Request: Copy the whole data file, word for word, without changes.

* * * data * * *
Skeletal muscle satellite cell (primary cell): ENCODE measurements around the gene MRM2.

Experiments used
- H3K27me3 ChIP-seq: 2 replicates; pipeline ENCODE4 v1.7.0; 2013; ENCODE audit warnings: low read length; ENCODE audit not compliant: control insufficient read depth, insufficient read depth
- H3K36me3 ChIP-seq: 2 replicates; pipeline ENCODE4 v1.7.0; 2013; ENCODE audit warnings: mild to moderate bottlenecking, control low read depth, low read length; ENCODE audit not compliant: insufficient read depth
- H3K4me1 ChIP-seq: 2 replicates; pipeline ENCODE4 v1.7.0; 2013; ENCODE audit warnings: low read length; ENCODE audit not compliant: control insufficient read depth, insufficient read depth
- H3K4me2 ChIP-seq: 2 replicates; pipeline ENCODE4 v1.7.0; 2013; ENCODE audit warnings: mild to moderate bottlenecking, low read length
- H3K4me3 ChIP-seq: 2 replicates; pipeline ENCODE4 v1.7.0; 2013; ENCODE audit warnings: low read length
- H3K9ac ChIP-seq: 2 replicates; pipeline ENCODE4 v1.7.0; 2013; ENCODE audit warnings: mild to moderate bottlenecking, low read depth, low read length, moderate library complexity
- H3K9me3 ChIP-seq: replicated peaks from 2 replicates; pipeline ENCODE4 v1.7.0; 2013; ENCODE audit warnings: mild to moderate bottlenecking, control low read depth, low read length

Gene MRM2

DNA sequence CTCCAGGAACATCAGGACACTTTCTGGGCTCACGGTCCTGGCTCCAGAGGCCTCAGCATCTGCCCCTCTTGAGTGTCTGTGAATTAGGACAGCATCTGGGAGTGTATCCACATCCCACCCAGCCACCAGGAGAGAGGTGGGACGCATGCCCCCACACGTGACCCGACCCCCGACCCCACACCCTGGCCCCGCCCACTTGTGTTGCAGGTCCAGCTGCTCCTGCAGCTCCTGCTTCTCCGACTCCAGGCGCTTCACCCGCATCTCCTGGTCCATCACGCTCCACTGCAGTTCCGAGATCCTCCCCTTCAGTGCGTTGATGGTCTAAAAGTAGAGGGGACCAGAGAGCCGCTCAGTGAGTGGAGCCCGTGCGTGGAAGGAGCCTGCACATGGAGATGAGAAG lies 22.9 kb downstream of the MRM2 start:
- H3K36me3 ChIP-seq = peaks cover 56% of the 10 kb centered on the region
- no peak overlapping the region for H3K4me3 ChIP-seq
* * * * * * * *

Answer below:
Skeletal muscle satellite cell (primary cell): ENCODE measurements around the gene MRM2.

Experiments used
- H3K27me3 ChIP-seq: 2 replicates; pipeline ENCODE4 v1.7.0; 2013; ENCODE audit warnings: low read length; ENCODE audit not compliant: control insufficient read depth, insufficient read depth
- H3K36me3 ChIP-seq: 2 replicates; pipeline ENCODE4 v1.7.0; 2013; ENCODE audit warnings: mild to moderate bottlenecking, control low read depth, low read length; ENCODE audit not compliant: insufficient read depth
- H3K4me1 ChIP-seq: 2 replicates; pipeline ENCODE4 v1.7.0; 2013; ENCODE audit warnings: low read length; ENCODE audit not compliant: control insufficient read depth, insufficient read depth
- H3K4me2 ChIP-seq: 2 replicates; pipeline ENCODE4 v1.7.0; 2013; ENCODE audit warnings: mild to moderate bottlenecking, low read length
- H3K4me3 ChIP-seq: 2 replicates; pipeline ENCODE4 v1.7.0; 2013; ENCODE audit warnings: low read length
- H3K9ac ChIP-seq: 2 replicates; pipeline ENCODE4 v1.7.0; 2013; ENCODE audit warnings: mild to moderate bottlenecking, low read depth, low read length, moderate library complexity
- H3K9me3 ChIP-seq: replicated peaks from 2 replicates; pipeline ENCODE4 v1.7.0; 2013; ENCODE audit warnings: mild to moderate bottlenecking, control low read depth, low read length

Gene MRM2

DNA sequence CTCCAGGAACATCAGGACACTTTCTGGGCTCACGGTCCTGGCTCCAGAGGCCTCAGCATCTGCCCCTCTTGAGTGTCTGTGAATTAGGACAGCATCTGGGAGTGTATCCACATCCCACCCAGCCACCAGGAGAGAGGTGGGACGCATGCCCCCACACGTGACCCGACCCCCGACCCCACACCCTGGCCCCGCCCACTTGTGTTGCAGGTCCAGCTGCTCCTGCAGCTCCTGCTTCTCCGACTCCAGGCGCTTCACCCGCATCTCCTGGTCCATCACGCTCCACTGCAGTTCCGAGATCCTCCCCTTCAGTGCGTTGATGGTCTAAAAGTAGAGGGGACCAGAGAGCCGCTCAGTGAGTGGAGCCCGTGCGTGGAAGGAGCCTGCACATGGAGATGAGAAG lies 22.9 kb downstream of the MRM2 start:
- H3K36me3 ChIP-seq = peaks cover 56% of the 10 kb centered on the region
- no peak overlapping the region for H3K4me3 ChIP-seq